This state of affairs seems especially troubling for the humanities. But idea of the Web as alluringly untamed, as wild and attractive in its narrative, as not a place to be deliberate, might in fact be its greatest quality for doing humanities in the digital age. Tim Wu, in The Master Switch, characterizes the Internet as “deeply counterintuitive.” (266) He cites Joseph Schumpeter’s analogy of “knowledge and habit once acquired” as “firmly rooted in ourselves as a railway embankment in the earth.” The Internet, unlike previous communication mediums, “abdicates control to the individual: that is its special allure, its power to be endlessly surprising, as well as its founding principle.”

Humanities scholars take note! It may be that digital humanities projects–the best of them–suit this environment peculiarly well, as they make no attempt to make the digital space more “deliberate.” In attempting to graft interpretive text onto web sites, for example, we might mistake the nature of the Internet, miss its counterintuitive quality. No wonder some of our web sites take on the character of the jungle, freeing our readers to walk through the morass link by link as they see fit.

Finally, what of Stefan Sinclair’s point that scholars might want to pause before discarding traditional means of scholarly publication? Sinclair’s larger point was to encourage experimentation. But he takes seriously the place of interpretive argument for the humanities. We need now more than ever to walk the knife’s edge–on one side there is the abyss of scientific positivism and “verification” of results, as we miss the special quality of the humanities, on the other side there is the abyss of irrelevancy, as we miss the underlying structure of the Net. Sinclair has walked that edge and lived to tell the tale, so to speak, and he has sage advice from the experience.

Interdisciplinary Readings in Digital Humanities Seminar Syllabus

Today I start teaching a new course at the University of Nebraska in the graduate program. We have started a Certificate in Digital Humanities program for graduate students in History, English, and Modern Languages. With twelve hours of coursework and practicum, students earning an M.A. or Ph.D. in these disciplines may also earn the Certificate in Digital Humanities. The Readings in Digital Humanities Seminar is the first course in the sequence and is followed by a practicum at the Center for Digital Research in the Humanities. Students then may take one of a number of electives, such as our Digital History Seminar (HIST 970).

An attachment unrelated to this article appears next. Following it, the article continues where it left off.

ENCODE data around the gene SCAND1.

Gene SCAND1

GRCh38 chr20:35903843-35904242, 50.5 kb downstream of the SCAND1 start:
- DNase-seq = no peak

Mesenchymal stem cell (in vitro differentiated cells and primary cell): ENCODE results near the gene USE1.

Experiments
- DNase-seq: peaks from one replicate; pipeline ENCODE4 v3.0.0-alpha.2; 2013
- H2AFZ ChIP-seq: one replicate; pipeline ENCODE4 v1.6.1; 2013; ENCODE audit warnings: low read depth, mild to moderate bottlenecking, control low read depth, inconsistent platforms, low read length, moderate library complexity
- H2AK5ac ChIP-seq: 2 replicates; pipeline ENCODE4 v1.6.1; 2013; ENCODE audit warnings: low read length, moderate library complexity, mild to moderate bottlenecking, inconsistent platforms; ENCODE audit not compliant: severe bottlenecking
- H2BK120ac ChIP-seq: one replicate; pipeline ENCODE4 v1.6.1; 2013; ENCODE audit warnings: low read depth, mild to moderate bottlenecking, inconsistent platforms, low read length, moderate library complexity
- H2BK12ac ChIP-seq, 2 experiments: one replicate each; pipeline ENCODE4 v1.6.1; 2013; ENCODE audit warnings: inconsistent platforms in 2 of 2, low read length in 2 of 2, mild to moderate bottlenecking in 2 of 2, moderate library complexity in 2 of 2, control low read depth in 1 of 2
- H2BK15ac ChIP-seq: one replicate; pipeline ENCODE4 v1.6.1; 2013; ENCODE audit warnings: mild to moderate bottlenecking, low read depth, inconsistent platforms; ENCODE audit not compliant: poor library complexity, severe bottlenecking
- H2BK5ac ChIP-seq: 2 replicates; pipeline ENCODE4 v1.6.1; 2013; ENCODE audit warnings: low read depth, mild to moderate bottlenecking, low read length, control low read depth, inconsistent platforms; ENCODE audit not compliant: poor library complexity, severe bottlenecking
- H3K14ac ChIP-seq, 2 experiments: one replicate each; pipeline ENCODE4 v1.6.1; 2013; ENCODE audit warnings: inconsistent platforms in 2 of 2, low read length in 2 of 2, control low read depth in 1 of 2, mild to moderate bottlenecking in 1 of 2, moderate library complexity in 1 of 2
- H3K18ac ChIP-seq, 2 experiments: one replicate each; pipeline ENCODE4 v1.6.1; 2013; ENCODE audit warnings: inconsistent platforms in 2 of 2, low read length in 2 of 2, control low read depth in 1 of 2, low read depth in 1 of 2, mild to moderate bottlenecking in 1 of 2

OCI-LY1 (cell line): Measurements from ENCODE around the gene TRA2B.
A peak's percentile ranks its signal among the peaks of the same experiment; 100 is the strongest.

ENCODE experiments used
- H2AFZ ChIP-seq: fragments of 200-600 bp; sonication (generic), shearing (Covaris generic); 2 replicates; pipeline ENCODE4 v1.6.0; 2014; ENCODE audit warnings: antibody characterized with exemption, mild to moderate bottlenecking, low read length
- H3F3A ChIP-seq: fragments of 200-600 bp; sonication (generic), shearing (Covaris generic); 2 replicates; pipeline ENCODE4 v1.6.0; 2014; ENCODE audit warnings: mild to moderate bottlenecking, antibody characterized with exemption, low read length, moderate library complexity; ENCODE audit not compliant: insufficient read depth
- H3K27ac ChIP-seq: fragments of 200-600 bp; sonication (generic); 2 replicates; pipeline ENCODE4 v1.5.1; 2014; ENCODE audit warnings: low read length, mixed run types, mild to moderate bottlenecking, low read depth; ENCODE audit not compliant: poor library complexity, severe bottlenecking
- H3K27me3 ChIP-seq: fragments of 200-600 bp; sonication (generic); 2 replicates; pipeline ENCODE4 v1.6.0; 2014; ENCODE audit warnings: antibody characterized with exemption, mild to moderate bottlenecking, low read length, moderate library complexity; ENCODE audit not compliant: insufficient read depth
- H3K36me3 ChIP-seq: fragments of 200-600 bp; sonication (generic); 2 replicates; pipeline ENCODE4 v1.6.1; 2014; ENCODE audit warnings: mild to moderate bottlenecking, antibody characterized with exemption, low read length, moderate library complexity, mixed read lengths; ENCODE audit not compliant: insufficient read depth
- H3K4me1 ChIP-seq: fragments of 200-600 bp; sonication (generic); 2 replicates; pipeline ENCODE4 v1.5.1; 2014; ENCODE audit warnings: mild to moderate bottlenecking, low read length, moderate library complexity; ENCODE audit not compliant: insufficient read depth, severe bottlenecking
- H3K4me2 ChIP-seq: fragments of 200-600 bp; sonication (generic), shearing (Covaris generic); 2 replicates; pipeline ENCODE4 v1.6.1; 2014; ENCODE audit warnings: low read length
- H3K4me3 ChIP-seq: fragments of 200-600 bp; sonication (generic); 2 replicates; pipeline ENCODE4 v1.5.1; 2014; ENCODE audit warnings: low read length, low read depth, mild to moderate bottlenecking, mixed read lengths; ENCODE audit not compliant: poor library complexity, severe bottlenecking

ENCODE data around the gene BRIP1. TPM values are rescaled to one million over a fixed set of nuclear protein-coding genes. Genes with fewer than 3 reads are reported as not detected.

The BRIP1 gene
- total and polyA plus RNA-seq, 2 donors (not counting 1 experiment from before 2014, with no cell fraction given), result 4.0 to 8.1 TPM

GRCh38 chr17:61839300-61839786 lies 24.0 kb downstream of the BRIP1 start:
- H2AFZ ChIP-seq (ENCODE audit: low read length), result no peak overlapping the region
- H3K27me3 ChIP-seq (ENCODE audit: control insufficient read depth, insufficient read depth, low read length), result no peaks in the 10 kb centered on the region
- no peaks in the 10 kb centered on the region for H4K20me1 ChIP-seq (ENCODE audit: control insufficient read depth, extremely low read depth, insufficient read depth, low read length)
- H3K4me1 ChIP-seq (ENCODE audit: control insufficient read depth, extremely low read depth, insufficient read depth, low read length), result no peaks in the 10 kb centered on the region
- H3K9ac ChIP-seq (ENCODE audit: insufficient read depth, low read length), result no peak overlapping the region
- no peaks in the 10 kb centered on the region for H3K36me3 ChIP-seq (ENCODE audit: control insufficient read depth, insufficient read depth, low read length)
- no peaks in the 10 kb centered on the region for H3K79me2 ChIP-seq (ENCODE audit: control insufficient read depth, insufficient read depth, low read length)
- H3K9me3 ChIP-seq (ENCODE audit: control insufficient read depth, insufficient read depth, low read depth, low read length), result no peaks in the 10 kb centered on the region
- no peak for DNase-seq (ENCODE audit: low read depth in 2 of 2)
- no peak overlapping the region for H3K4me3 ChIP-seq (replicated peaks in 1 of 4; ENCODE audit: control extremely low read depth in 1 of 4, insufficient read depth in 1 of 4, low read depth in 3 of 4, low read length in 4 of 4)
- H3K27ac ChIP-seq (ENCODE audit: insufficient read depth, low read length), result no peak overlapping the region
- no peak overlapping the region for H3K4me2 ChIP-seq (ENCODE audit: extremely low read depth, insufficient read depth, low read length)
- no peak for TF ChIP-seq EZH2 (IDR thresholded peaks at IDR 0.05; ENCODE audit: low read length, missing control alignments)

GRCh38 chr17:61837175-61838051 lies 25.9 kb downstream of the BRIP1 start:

The seminar is intended as a readings course in which students are engaged in discussion with one another about the key works in digital humanities. Some of these works will be texts–but others will reside in the digital medium. Thanks to a College of Arts and Sciences Interdisciplinary Seed grant, we were able to bring some outside consultants to Nebraska in May to consider the best pedagogical approaches to take in a DH program. Geoffrey Rockwell and Steven Jones spent two days here and some of their ideas have influenced my thinking about the course. We will have 3 guest virtual presenters in the course because we wanted students to have the opportunity to meet, hear from, and interact with leaders in the field of Digital Humanities and to draw on their expertise and perspective. Robert Nelson (University of Richmond), Stefan Sinclair (McGill University), and Lisa Spiro (NITLE Labs) will all join us at different times.

Finally, there is a key, team-building, intensive experience built into this course at the front end: the challenge is significant, the bar quite high. We will ask the class as a whole to work together, organize themselves, figure out the possibilities, come to some agreement, program and design and find resources to help them meet the challenge.

I plan to post blog entries on each week’s discussion as a record of this first seminar experience. Here’s the syllabus for HIST/MODL/ENGL 946: Interdisciplinary Readings in Digital Humanities Seminar.

Multi-Dimensional History: Digging into Data NEH presentation, June 9, 2011